Sustainable Sipping

At Joyce in Los Angeles, Kassady Wiggins manages a zero-landfill bar program.

Greenville, South Carolina native Kassady Wiggins’ love and appreciation for the natural world developed at a young age: She spent most of her childhood weekends helping her grandfather tend his greenhouse. “He was teaching me how to compost before I even knew what compost meant,” she says. “My roots are absolutely in sustainability—even when I was in high school I started an environmental club because I was just such a nerd about the environment.” 

Wiggins’ roots are also solidly in hospitality, having started out as a hostess at a local Chinese restaurant as a teenager and going on to hold serving and bartending positions throughout Greenville and later in Los Angeles, where she moved in 2012 at 21 years old. Her southern upbringing, passion for sustainability, and experience tending and managing all types of bars are put to excellent use in her current position as beverage director of the Southern-inspired Los Angeles restaurant Joyce, which Wiggins co-owns with her husband, Chef Sammy Monsour, and their business partners Prince and Athena Riley. “We opened our doors in August, 2023 after extensive conceptualization, and while my role as an owner involves a broad spectrum of responsibilities, as beverage director I focus on ensuring the bar operates smoothly, creatively, and efficiently, all while upholding our commitment to a zero-landfill program,” Wiggins says. “The bar and restaurant industry in general is very wasteful, so it was important to me to design a program where less than 1% of our waste goes into trash bags.” 

This entails working with sustainable spirits brands and making as many cocktail ingredients as possible in-house, as well as cross-utilizing ingredients from Joyce’s kitchen, from fruits and vegetables to benne seeds and sorghum to oyster shells (cocktails are $15-$19). Wiggins’ Dusk on the Delta ($17) features Suntory Toki Blended Japanese whisky, house-made cucumber syrup, sea salt, Crude “Pooter” Smoke & Salt bitters, and soda water, while her Gussied Up ($19) comprises Haku vodka, Copalli Cacao rum, St. George Nola Coffee liqueur, cold brew coffee, and house-made sorghum syrup. “The Gussied Up gets a lemon expression but it’s not actually garnished with the lemon peel, so we collect all the peels and then use them in our house-made dry vermouth,” Wiggins adds. “I try to instill in my bartenders that we want to utilize every single ingredient—skins, stems, and all—to its fullest before it goes in the compost; it’s about taking the most out of every product that we possibly can.”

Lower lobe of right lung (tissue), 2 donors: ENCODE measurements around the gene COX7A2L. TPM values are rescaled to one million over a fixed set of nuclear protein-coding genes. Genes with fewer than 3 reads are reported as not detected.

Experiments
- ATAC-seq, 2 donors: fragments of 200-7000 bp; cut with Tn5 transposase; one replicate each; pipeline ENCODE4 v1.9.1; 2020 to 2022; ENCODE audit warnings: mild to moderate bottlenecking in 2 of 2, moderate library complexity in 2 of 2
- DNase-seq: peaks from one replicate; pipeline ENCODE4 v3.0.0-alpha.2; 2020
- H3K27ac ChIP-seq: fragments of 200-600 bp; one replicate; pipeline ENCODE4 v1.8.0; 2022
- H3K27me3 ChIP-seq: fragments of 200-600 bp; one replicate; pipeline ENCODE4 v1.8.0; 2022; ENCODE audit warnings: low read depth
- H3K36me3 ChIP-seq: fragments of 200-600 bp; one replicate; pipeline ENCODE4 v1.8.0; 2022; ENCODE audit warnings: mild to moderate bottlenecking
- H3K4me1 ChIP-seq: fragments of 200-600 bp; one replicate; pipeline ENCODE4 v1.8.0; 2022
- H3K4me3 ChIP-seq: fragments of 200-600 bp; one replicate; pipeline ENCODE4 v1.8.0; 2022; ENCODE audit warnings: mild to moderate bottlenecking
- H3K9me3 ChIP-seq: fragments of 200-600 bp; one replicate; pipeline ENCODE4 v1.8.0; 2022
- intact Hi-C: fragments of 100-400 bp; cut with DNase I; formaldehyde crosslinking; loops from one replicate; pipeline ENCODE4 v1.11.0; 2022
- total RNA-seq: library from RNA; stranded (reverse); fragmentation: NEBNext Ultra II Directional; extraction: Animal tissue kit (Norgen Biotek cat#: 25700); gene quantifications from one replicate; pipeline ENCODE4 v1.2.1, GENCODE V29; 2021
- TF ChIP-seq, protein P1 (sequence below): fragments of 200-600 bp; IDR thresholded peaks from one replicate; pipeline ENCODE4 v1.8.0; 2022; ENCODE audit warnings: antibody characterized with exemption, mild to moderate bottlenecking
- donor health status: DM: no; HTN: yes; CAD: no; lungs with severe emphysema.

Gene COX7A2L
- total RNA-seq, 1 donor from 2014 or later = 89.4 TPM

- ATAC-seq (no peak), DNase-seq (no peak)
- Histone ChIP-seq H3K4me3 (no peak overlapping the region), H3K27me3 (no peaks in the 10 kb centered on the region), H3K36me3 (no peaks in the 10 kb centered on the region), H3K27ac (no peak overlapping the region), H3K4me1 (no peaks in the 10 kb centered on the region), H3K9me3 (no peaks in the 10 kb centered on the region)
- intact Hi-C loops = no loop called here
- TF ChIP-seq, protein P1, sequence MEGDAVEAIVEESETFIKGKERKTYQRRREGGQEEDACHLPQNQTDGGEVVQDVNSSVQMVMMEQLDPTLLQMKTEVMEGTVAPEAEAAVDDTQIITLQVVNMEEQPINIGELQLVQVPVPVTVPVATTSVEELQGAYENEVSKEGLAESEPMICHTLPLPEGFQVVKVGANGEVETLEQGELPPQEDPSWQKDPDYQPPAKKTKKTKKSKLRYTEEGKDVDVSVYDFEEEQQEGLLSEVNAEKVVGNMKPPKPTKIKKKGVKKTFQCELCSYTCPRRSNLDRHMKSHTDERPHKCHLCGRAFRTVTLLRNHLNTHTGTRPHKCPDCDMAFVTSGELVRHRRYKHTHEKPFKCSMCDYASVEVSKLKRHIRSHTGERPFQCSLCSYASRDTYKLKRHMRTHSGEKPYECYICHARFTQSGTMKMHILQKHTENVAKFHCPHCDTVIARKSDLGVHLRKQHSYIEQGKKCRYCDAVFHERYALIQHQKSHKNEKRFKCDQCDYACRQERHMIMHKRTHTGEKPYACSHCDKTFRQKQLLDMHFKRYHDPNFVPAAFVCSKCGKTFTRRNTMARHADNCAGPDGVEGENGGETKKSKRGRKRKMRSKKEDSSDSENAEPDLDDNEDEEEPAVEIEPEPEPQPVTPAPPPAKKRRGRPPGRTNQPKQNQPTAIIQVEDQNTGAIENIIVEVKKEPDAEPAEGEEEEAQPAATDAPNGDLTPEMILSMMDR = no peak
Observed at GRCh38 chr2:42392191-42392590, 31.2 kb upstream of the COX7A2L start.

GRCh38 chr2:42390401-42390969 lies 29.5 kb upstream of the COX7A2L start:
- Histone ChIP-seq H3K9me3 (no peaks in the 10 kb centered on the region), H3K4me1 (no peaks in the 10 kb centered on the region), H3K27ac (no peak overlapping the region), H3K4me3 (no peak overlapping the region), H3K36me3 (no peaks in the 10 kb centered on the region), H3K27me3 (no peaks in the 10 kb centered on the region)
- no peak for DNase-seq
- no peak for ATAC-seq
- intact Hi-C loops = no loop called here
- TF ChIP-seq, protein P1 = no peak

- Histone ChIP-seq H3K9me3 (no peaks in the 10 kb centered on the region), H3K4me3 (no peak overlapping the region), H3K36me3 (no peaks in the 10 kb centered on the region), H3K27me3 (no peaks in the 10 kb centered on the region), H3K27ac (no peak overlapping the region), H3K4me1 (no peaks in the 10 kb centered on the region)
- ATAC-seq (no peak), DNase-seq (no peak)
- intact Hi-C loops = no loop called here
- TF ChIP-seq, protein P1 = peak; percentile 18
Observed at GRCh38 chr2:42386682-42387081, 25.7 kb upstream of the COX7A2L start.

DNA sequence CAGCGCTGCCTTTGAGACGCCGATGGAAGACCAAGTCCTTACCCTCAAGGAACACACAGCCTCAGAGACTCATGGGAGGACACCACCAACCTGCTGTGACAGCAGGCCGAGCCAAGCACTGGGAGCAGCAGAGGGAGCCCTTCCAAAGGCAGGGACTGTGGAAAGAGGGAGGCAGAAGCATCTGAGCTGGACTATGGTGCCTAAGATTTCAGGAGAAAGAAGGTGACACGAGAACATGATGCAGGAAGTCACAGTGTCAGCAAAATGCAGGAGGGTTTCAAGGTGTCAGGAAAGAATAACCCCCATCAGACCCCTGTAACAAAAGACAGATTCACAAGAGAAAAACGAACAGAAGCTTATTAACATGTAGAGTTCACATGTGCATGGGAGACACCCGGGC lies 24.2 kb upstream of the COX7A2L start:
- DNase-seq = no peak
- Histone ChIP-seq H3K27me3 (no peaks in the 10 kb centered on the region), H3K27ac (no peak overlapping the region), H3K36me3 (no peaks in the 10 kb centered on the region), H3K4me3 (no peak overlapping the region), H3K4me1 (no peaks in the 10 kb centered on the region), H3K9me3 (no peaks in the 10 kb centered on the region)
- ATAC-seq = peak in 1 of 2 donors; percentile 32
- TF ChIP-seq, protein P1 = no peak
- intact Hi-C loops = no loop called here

Kassady Wiggins’ Recipes

Dusk On The Delta


2 ounces Suntory Toki Blended Japanese whisky; 

½ ounce cucumber syrup¹; 

1 pinch sea salt; 

3 drops Crude “Pooter” Smoke & Salt bitters; 

4 ounces chilled soda water; 

Cucumber ribbon; 

Dill blossom or sprig. 


In an ice-filled Collins glass, combine whisky, syrup, sea salt, bitters, and soda. Stir gently and garnish with a cucumber ribbon and dill blossom or sprig. 

¹In a bowl, combine 1 cup cane sugar and 4½ ounces very thinly sliced English cucumber. After an hour, strain into an airtight container. Will keep in the refrigerator for up to 2 weeks. 

Gussied Up


1 ounce Haku vodka; 

1 ounce Copalli Cacao rum; 

1 ounce St. George Nola Coffee liqueur; 

1 ounce cold brew coffee; 

½ ounce sorghum syrup²; 

Lemon peel; 

3 coffee beans. 


In an ice-filled cocktail shaker, combine vodka, rum, liqueur, cold brew coffee, and syrup. Shake until well chilled, then fine strain into a chilled coupe glass. Express lemon peel over the top of the coupe and down the stem of the glass. Garnish with 3 coffee beans. 

²Mix sorghum and water in a 1:1 ratio by weight. Stir until well combined.